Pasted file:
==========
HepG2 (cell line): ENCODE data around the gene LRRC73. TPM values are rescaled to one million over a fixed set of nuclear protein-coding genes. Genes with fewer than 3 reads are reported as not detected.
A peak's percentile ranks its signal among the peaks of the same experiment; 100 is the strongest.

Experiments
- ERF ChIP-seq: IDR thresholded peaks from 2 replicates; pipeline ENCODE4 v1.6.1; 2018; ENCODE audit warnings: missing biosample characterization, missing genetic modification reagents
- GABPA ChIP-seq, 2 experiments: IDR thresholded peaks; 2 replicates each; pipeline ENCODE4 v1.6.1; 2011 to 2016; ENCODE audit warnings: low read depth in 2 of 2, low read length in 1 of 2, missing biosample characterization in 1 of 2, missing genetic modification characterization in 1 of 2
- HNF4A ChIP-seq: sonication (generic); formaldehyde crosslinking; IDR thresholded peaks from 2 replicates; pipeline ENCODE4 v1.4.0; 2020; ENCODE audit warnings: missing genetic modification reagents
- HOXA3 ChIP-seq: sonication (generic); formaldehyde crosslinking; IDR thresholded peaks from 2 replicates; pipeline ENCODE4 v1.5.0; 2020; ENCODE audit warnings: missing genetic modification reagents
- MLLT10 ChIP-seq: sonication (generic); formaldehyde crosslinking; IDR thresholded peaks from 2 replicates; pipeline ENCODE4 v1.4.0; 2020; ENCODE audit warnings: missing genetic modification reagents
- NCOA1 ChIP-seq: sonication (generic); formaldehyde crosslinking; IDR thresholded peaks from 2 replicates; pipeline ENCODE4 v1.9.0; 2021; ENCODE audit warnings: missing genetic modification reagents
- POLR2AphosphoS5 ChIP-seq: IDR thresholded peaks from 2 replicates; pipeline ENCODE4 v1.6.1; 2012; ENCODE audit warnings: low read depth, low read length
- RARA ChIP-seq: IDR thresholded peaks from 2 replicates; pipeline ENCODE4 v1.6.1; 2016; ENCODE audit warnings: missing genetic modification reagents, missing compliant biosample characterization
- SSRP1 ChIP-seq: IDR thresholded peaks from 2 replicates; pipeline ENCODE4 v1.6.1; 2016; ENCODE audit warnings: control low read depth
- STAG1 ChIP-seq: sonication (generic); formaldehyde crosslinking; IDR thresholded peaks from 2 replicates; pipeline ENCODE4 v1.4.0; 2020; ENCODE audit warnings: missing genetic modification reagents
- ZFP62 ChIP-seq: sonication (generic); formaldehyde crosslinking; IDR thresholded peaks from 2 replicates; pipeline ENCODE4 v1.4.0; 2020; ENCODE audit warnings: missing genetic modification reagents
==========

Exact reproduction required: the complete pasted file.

HepG2 (cell line): ENCODE data around the gene LRRC73. TPM values are rescaled to one million over a fixed set of nuclear protein-coding genes. Genes with fewer than 3 reads are reported as not detected.
A peak's percentile ranks its signal among the peaks of the same experiment; 100 is the strongest.

Experiments
- ERF ChIP-seq: IDR thresholded peaks from 2 replicates; pipeline ENCODE4 v1.6.1; 2018; ENCODE audit warnings: missing biosample characterization, missing genetic modification reagents
- GABPA ChIP-seq, 2 experiments: IDR thresholded peaks; 2 replicates each; pipeline ENCODE4 v1.6.1; 2011 to 2016; ENCODE audit warnings: low read depth in 2 of 2, low read length in 1 of 2, missing biosample characterization in 1 of 2, missing genetic modification characterization in 1 of 2
- HNF4A ChIP-seq: sonication (generic); formaldehyde crosslinking; IDR thresholded peaks from 2 replicates; pipeline ENCODE4 v1.4.0; 2020; ENCODE audit warnings: missing genetic modification reagents
- HOXA3 ChIP-seq: sonication (generic); formaldehyde crosslinking; IDR thresholded peaks from 2 replicates; pipeline ENCODE4 v1.5.0; 2020; ENCODE audit warnings: missing genetic modification reagents
- MLLT10 ChIP-seq: sonication (generic); formaldehyde crosslinking; IDR thresholded peaks from 2 replicates; pipeline ENCODE4 v1.4.0; 2020; ENCODE audit warnings: missing genetic modification reagents
- NCOA1 ChIP-seq: sonication (generic); formaldehyde crosslinking; IDR thresholded peaks from 2 replicates; pipeline ENCODE4 v1.9.0; 2021; ENCODE audit warnings: missing genetic modification reagents
- POLR2AphosphoS5 ChIP-seq: IDR thresholded peaks from 2 replicates; pipeline ENCODE4 v1.6.1; 2012; ENCODE audit warnings: low read depth, low read length
- RARA ChIP-seq: IDR thresholded peaks from 2 replicates; pipeline ENCODE4 v1.6.1; 2016; ENCODE audit warnings: missing genetic modification reagents, missing compliant biosample characterization
- SSRP1 ChIP-seq: IDR thresholded peaks from 2 replicates; pipeline ENCODE4 v1.6.1; 2016; ENCODE audit warnings: control low read depth
- STAG1 ChIP-seq: sonication (generic); formaldehyde crosslinking; IDR thresholded peaks from 2 replicates; pipeline ENCODE4 v1.4.0; 2020; ENCODE audit warnings: missing genetic modification reagents
- ZFP62 ChIP-seq: sonication (generic); formaldehyde crosslinking; IDR thresholded peaks from 2 replicates; pipeline ENCODE4 v1.4.0; 2020; ENCODE audit warnings: missing genetic modification reagents